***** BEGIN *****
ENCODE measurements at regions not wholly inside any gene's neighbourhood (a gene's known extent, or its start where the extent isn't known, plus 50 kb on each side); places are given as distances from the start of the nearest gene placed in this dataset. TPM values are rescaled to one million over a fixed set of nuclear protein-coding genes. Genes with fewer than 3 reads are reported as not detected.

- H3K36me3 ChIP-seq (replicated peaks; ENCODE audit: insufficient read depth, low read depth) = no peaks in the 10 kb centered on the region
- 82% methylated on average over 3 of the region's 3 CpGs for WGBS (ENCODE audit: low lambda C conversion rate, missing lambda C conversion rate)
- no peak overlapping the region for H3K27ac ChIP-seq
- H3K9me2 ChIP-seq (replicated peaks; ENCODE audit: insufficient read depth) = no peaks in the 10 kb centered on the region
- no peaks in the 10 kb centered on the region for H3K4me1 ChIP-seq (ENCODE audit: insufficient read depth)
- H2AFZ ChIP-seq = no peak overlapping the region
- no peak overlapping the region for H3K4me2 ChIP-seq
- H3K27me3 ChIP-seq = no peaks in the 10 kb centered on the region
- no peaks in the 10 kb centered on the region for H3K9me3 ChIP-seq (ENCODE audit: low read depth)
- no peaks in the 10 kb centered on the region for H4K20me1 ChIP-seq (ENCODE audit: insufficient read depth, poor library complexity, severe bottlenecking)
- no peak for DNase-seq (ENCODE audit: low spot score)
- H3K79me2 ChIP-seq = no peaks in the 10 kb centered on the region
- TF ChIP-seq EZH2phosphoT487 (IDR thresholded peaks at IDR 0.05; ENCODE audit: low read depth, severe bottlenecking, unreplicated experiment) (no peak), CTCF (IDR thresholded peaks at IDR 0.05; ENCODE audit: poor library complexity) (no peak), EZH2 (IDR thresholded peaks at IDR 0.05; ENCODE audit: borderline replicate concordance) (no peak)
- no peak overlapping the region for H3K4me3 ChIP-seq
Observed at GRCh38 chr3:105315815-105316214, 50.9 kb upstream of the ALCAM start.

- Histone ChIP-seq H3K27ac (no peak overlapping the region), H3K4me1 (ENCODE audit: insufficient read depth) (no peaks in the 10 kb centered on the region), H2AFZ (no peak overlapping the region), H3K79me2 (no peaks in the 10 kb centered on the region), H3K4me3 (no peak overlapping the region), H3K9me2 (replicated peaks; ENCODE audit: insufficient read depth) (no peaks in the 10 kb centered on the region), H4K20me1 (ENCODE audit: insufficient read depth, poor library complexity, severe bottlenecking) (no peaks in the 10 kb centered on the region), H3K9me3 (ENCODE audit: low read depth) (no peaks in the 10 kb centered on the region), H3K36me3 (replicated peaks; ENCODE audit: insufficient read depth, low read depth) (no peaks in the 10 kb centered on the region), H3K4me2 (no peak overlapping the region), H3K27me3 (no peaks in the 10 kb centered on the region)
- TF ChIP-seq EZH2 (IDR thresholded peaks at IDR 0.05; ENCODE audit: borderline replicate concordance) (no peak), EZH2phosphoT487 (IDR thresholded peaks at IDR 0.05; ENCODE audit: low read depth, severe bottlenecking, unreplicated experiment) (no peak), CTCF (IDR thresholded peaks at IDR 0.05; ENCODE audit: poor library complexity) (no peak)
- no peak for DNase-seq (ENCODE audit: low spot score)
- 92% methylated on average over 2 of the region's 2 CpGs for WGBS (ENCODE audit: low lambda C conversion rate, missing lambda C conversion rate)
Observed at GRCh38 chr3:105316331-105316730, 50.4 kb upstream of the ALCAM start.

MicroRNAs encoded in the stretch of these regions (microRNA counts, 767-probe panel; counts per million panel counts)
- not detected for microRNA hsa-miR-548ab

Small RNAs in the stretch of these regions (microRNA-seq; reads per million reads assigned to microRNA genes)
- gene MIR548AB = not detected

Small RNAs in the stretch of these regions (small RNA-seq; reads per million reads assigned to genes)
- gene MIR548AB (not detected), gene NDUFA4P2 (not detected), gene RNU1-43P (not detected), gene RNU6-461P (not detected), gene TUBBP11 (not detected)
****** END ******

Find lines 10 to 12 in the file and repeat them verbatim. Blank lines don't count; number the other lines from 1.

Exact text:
- no peaks in the 10 kb centered on the region for H3K9me3 ChIP-seq (ENCODE audit: low read depth)
- no peaks in the 10 kb centered on the region for H4K20me1 ChIP-seq (ENCODE audit: insufficient read depth, poor library complexity, severe bottlenecking)
- no peak for DNase-seq (ENCODE audit: low spot score)